Cindy Vallar, Editor & Reviewer
P. O. Box 425, Keller, TX 76244-0425
By Cindy Vallar
Letters of marque and privateers originated in the 13th century when monarchs issued contracts of reprisal to protect maritime trade. Privateers gained prominence during Elizabethan times when the queen issued letters of marque to men like Sir Francis Drake. Privateering gained prominence during the constant wars fought between European powers in the 18th century. Canadian privateers first made their entrance during the War of Austrian Succession. They played a pivotal role in the War of 1812, but with the peace that followed governments equated privateering with piracy.
Privateering was an important industry into the second decade of the 19th century. Halifax licensed her first privateer, the 100-ton schooner Lawrence, in 1757. The privateers were often converted merchant ships. The dockyards supplied them with the necessary armament while Halifax tradesmen, farmers, tars, and fishermen crewed them. They received no pay unless they captured prizes, and then they were awarded shares of the booty. Privateering brought Enos Collins so much wealth that when he died, he was the richest man in Canada. By the mid-eighteenth century, privateering was a respectable family business. The entrepreneurs who owned the ships employed 1200-1500 seamen aboard 47 privateers that captured 228 prizes. Their successes bear witness to the importance of the privateer in Canadaís maritime history.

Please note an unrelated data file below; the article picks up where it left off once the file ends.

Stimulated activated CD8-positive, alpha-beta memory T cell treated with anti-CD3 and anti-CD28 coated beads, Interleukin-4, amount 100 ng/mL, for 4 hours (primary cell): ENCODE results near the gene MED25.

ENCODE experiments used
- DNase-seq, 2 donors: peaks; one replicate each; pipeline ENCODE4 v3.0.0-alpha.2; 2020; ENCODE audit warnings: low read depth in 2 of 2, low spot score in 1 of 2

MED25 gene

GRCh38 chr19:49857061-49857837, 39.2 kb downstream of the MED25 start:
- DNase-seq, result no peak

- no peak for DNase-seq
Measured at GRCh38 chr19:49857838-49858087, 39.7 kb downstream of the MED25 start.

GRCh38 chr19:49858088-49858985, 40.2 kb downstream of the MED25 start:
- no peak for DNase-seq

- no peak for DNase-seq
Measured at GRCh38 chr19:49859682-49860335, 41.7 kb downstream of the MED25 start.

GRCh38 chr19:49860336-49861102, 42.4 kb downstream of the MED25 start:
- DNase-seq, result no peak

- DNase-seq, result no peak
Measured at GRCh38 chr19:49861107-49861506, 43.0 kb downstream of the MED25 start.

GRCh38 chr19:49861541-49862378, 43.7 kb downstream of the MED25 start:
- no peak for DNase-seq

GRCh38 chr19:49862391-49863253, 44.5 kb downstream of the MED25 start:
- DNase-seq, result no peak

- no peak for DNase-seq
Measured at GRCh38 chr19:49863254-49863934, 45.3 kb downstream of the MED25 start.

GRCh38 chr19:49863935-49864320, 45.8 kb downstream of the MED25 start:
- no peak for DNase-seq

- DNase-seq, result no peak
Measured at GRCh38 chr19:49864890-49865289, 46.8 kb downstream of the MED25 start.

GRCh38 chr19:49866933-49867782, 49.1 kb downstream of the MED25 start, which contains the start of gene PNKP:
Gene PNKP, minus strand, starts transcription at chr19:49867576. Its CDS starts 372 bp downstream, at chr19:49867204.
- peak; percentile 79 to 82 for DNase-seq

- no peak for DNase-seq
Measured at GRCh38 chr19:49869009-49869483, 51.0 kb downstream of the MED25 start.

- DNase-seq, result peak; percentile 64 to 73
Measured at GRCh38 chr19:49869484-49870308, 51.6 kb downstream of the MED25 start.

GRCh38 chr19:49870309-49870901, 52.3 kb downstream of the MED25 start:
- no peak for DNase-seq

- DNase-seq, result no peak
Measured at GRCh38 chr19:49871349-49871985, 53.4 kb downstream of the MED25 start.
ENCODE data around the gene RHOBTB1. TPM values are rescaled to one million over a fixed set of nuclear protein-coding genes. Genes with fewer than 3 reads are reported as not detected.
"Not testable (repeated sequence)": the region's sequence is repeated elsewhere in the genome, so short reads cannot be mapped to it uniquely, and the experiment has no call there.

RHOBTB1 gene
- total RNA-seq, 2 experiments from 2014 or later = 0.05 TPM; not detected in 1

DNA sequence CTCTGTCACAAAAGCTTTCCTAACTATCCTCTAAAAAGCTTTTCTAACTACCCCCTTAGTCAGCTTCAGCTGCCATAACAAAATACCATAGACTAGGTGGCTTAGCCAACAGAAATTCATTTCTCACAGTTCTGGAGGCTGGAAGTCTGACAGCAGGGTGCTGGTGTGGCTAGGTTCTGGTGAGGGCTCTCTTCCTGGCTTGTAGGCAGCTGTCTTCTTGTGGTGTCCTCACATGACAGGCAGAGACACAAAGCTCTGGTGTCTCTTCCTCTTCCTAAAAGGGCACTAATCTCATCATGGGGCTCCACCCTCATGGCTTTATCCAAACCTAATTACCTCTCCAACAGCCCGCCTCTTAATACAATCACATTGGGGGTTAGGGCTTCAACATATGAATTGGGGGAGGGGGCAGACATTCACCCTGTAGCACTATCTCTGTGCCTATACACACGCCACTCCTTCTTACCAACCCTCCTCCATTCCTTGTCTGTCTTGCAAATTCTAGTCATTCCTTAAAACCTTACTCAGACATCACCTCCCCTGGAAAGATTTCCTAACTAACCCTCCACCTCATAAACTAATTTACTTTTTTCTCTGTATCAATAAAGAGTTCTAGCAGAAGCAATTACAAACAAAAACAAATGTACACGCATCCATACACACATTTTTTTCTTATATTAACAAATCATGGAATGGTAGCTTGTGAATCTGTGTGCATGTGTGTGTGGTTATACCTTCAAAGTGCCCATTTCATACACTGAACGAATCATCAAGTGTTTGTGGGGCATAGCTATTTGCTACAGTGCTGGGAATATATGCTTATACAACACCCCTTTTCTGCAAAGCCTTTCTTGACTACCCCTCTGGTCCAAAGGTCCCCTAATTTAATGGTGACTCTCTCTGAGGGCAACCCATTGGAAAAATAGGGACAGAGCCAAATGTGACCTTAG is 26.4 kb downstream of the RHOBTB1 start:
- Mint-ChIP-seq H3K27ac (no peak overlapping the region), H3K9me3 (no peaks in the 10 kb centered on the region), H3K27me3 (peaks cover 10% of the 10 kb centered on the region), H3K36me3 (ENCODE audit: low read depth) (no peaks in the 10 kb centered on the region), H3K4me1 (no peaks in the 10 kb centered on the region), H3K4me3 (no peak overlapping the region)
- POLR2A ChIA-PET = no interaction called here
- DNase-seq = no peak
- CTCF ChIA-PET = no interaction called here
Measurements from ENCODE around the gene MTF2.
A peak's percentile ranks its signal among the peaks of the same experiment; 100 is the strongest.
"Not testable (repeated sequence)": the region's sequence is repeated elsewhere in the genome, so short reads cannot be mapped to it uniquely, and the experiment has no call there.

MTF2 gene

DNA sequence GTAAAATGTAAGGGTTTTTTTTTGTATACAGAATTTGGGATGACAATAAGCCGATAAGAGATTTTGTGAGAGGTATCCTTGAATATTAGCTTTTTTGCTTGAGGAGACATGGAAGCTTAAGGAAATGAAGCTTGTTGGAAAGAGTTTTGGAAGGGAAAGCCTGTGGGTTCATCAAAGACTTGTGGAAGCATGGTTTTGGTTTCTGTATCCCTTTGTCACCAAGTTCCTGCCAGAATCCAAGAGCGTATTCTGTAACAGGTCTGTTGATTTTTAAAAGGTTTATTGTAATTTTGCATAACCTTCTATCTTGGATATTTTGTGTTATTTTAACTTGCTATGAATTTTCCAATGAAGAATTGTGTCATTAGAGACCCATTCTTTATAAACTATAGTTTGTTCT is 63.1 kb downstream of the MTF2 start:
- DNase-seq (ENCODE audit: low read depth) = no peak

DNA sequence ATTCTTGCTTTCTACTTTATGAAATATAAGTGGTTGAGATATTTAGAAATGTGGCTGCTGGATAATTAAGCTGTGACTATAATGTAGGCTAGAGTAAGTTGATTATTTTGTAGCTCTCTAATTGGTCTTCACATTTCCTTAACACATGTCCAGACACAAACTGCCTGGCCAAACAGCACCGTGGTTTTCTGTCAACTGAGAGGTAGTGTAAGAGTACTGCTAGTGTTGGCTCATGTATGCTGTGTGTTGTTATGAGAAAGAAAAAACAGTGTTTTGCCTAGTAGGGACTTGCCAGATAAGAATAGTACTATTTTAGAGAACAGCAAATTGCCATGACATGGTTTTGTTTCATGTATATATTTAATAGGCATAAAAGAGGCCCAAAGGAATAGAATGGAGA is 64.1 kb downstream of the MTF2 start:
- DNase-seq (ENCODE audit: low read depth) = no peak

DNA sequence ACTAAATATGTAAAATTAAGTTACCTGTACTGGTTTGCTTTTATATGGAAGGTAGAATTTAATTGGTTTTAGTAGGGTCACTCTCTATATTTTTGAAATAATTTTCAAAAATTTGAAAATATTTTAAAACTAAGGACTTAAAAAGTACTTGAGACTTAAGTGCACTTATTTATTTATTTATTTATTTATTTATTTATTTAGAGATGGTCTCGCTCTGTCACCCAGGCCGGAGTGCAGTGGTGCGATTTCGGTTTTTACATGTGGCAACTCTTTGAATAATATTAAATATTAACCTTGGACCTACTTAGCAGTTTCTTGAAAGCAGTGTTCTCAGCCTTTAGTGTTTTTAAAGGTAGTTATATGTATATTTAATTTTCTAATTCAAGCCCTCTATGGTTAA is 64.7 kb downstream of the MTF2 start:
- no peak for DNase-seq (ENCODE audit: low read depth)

War of Austrian Succession (1739-1748) and the Seven Years War (1756-1763)
During these wars, Louisbourg was a French fortress that became a haven for French privateers. These men were instrumental in the supply and defense of Port Royal and Louisbourg from English privateers who hailed from New England. One of the more successful privateers was the Cantabre, an eighty-ton schooner with eight guns and a crew of ninety-four. Under Captain Doloboratzís leadership, she captured a provincial warship of Massachusetts.
At 400 tons the Foudroyant was one of the largest Canadian privateers based in Halifax. Captained by James Taylor, she carried a crew of 90 men and 18 guns. Another privateer was the Musketo. Her captain, Mathew Pennell, commanded a crew of 80. Her armament included 14 carriage guns and 12 swivel guns. She first set sail in 1756, but an incident of torture aboard one prize, a Dutch ship called Patience, gained her unwanted notoriety.
The Napoleonic Wars
The war that Britain fought against Napoleon Bonaparte destroyed Nova Scotiaís prosperous trade with the West Indies. To combat this, Canadian privateers attacked French and Spanish merchant ships. The Charles Mary Wentworth had much success in her ventures, especially during her first two voyages when she captured eleven ships, a Spanish island, and a Spanish fort. The prizes from her first cruise netted the owners a 92% profit while the second cruise brought them a profit of 814%. Although she sank in a storm in 1802, none of her crew lost their lives.